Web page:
Here in Macon we’ve been given many gifts -- people willing to serve their neighbors, a strong sense of community and opportunities to develop businesses and the jobs they sustain. We’ve also been given another priceless gift, what has been called “the gift of location.” Georgia is an economic power among the states, and we’re right in the middle of it and ideally located to take advantage of growth throughout the state. However, the value of our location is directly dependent on the transportation system that connects us to the rest of the Southeast and our local economic vitality is equally dependent upon the quality of our local transportation infrastructure.
On July 31, voters across the state will make a decision. Do we invest in the necessary improvements and upgrades to our transportation networks, or do we squander the opportunity and do nothing? I intend to vote to invest. Here’s why.
First a little background: Facing tremendous needs for transportation funding across the state, in 2010 the Georgia General Assembly passed legislation to provide for that funding through authorization of 12 regional transportation special purpose local option sales tax (T-SPLOST) referendums. The regional approach was determined to be fair to the entire state and avoid the perception that all of the money would be spent on relieving Atlanta traffic. And each region will be provided the opportunity to pass or reject the transportation funding and tax.
In the past year, these 12 regions across Georgia have created lists of important transportation projects to improve our roads, bridges, highways and ports. In our Middle Georgia region comprised of Baldwin, Bibb, Crawford, Houston, Jones, Monroe, Peach, Putnam, Pulaski, Twiggs and Wilkinson counties, we have done the same; a regional roundtable of local elected officials from the counties and municipalities in our region have collaborated to develop a list of the most important projects that will bring the most value to our region. Local residents have been in control from the beginning. Once the projects were chosen by local committees, they were later approved by transportation officials at the state level.
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When Middle Georgia approves the investment on the July ballot we will benefit in two ways. The first 75 percent or $561 million of the new revenue would be assigned to the local projects approved by the local roundtable. The remaining 25 percent or $187 million will be given directly to the region’s towns and counties to spend on local projects selected by local officials.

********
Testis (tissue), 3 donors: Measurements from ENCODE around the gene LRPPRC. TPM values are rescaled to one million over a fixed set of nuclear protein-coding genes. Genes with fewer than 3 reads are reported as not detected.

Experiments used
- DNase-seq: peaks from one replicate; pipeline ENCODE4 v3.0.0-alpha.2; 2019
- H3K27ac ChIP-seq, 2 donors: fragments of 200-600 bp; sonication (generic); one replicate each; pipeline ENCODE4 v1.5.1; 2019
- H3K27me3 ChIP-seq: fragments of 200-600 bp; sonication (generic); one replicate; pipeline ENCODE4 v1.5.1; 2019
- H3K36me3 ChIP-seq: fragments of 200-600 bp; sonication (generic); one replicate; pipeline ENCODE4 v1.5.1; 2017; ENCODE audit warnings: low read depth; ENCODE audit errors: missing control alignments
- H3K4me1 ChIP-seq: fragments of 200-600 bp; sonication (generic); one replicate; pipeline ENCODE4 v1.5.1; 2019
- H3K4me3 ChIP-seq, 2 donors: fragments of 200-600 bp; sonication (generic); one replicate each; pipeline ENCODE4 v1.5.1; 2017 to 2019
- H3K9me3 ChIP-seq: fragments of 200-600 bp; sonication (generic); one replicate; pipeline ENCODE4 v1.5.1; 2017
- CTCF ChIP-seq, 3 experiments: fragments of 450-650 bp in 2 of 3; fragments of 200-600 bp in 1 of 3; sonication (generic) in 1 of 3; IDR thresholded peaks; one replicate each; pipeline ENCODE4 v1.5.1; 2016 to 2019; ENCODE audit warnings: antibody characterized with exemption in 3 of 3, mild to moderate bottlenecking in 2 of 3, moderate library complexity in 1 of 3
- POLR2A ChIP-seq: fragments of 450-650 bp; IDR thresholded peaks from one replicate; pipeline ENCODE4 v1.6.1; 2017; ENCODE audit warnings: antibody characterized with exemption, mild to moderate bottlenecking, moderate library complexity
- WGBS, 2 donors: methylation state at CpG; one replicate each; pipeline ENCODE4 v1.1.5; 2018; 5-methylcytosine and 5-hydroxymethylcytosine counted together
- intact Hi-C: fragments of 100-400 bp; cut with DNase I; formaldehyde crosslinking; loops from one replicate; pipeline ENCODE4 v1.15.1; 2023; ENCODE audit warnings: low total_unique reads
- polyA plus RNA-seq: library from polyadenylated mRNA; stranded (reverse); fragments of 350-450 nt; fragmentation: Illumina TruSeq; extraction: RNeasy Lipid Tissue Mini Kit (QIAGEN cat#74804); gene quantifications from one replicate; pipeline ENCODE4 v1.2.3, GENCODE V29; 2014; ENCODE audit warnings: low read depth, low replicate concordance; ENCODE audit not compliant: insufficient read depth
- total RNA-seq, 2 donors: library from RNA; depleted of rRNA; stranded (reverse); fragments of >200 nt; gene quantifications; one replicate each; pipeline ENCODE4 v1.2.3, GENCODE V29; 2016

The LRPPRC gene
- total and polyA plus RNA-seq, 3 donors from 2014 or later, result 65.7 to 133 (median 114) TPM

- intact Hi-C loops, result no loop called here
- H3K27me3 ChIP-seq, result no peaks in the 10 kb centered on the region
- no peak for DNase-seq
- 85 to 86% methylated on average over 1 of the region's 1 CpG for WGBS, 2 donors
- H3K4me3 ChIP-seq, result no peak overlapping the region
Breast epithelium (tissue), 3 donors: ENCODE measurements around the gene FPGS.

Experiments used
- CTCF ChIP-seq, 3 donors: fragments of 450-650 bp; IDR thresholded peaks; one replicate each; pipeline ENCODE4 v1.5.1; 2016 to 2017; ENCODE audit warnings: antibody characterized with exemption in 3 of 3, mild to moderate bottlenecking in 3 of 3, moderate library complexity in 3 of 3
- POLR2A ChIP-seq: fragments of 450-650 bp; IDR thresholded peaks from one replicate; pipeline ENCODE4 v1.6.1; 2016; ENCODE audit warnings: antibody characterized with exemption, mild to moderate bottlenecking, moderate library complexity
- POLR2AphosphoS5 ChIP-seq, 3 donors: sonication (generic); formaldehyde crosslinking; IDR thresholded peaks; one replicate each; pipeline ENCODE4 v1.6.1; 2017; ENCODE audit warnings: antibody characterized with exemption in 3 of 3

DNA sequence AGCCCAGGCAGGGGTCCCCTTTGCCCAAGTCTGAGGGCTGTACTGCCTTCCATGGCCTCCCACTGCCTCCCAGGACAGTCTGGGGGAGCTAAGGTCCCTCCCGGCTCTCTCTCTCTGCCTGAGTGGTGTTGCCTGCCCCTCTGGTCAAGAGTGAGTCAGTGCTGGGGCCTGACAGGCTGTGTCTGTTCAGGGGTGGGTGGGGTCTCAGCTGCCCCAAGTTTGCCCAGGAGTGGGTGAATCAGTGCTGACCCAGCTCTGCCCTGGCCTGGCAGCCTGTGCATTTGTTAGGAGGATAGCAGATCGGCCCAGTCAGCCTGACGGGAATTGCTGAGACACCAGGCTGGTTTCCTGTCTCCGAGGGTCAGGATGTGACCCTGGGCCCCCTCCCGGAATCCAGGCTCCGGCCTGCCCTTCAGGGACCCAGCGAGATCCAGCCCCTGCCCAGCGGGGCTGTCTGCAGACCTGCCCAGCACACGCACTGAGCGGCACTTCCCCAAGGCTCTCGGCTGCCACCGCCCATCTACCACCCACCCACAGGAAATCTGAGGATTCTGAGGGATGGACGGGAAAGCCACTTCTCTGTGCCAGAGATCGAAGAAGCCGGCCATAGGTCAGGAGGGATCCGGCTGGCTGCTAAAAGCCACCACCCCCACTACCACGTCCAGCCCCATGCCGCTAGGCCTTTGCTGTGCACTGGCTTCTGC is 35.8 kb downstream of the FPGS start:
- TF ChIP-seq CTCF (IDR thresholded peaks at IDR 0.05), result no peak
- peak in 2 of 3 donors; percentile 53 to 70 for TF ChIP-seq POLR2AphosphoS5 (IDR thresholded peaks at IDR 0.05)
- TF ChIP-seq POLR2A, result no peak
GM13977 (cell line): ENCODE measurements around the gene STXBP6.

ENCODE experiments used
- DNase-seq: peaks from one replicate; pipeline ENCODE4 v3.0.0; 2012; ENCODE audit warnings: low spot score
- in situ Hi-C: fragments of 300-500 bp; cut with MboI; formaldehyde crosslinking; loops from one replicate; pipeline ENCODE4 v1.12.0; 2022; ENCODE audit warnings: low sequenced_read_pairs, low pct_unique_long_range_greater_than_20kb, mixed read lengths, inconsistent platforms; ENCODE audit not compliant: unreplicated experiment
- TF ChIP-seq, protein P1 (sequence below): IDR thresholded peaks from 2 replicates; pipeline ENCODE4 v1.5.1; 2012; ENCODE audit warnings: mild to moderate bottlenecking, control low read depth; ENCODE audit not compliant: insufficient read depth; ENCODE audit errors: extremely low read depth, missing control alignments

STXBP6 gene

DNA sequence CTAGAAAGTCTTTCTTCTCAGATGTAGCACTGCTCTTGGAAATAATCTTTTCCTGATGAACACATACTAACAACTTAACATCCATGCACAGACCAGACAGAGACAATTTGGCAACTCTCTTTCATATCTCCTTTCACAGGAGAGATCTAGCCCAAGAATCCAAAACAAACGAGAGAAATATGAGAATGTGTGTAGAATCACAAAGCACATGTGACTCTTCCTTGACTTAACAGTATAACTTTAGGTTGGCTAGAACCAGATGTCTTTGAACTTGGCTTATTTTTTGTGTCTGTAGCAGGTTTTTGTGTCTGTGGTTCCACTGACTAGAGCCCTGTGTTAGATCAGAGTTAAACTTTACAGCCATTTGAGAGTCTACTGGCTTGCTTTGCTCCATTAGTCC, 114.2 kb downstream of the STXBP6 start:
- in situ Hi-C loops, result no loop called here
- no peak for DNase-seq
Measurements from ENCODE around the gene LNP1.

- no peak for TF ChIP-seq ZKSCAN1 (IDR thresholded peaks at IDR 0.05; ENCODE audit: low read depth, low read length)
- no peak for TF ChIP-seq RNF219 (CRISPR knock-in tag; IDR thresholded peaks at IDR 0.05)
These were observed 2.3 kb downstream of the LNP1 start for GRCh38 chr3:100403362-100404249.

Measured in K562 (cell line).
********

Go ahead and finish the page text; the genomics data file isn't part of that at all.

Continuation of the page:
So now we have a transportation plan, locally developed, ready to fund our most important transportation needs and we have the funding mechanism available to ensure that our vital transportation infrastructure is able to serve us well into the future. The next step is the decision to fund these projects that we selected for ourselves in our region. Along with other matching funds, the investment -- to come from a 1 percent increase to our sales tax -- would fund over $1 billion in improvements across Middle Georgia.
The reasons I am supporting this effort are plain. First, this is to be the major source of state transportation improvement funding, to reject it will dramatically reduce any state spending on transportation in our region. Second, our economic dependence on transportation. We have already made plain the importance of transportation to our local economic vitality. The success in job creation in our area highlighted by the newly announced Tractor Supply, Kohl’s, Bass Pro Shops, Sara Lee and others -- is directly attributable to our location leveraged by good transportation infrastructure. Without continued funding for improvements and maintenance, we will not be able to continue to recruit new logistics industry to Middle Georgia, and worse, we might begin to lose what we already have.
Finally, local control. I believe the best government is that which is closest to the people. The improvements we’ll be voting on in Macon and Middle Georgia are what I call a smart public investment, local people making decisions about what needs improvement and how to pay for it. What’s more, local residents in each region will be on accountability committees to make sure the projects are completed on time and on budget.
I’ve spent much of my career helping our community grow and thrive. In my roles as chair of the Macon Chamber of Commerce and on the board of the Georgia chamber, I have seen the importance of transportation to our region as we recruited new industry here. As a member of Gov. Nathan Deal’s Competiveness Commission, we traveled the state to look at policy issues to make Georgia a competitive state for business. In our listening sessions we heard time and again the importance of transportation to economic vitality.
The benefits of investment are essential to our economic future. Georgia communities will stay well-connected, congestion will be relieved in many places and economic growth will continue, along with the jobs we all depend on.
I hope everyone in the Middle Georgia region will see this as another gift -- the opportunity to assure our continued good fortune by providing local funds for local improvements to transportation. The plan is wise and the financing fair, but it won’t happen unless we vote for it. Please join me in persuading our neighbors to seize this opportunity. It’s not one we can afford to miss.
Robbo Hatcher is a resident of Macon.